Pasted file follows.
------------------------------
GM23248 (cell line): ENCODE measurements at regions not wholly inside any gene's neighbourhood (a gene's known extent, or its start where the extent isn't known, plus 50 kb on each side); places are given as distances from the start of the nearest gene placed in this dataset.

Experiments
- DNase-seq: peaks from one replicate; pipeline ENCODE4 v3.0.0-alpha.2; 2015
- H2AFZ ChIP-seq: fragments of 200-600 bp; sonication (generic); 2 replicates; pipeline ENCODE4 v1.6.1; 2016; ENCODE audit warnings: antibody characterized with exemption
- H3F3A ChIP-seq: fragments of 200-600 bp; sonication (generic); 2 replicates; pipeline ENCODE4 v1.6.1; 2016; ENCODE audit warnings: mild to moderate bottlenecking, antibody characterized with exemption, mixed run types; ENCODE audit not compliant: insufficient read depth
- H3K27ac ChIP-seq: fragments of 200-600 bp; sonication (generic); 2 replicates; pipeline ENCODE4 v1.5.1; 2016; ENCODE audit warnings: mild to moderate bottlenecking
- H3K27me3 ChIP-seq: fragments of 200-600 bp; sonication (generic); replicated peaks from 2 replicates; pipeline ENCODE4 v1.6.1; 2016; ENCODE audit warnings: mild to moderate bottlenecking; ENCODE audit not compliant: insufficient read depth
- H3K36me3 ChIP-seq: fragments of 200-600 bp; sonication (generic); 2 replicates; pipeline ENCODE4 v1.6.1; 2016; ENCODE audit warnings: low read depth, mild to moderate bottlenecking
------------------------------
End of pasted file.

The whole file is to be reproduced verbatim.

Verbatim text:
GM23248 (cell line): ENCODE measurements at regions not wholly inside any gene's neighbourhood (a gene's known extent, or its start where the extent isn't known, plus 50 kb on each side); places are given as distances from the start of the nearest gene placed in this dataset.

Experiments
- DNase-seq: peaks from one replicate; pipeline ENCODE4 v3.0.0-alpha.2; 2015
- H2AFZ ChIP-seq: fragments of 200-600 bp; sonication (generic); 2 replicates; pipeline ENCODE4 v1.6.1; 2016; ENCODE audit warnings: antibody characterized with exemption
- H3F3A ChIP-seq: fragments of 200-600 bp; sonication (generic); 2 replicates; pipeline ENCODE4 v1.6.1; 2016; ENCODE audit warnings: mild to moderate bottlenecking, antibody characterized with exemption, mixed run types; ENCODE audit not compliant: insufficient read depth
- H3K27ac ChIP-seq: fragments of 200-600 bp; sonication (generic); 2 replicates; pipeline ENCODE4 v1.5.1; 2016; ENCODE audit warnings: mild to moderate bottlenecking
- H3K27me3 ChIP-seq: fragments of 200-600 bp; sonication (generic); replicated peaks from 2 replicates; pipeline ENCODE4 v1.6.1; 2016; ENCODE audit warnings: mild to moderate bottlenecking; ENCODE audit not compliant: insufficient read depth
- H3K36me3 ChIP-seq: fragments of 200-600 bp; sonication (generic); 2 replicates; pipeline ENCODE4 v1.6.1; 2016; ENCODE audit warnings: low read depth, mild to moderate bottlenecking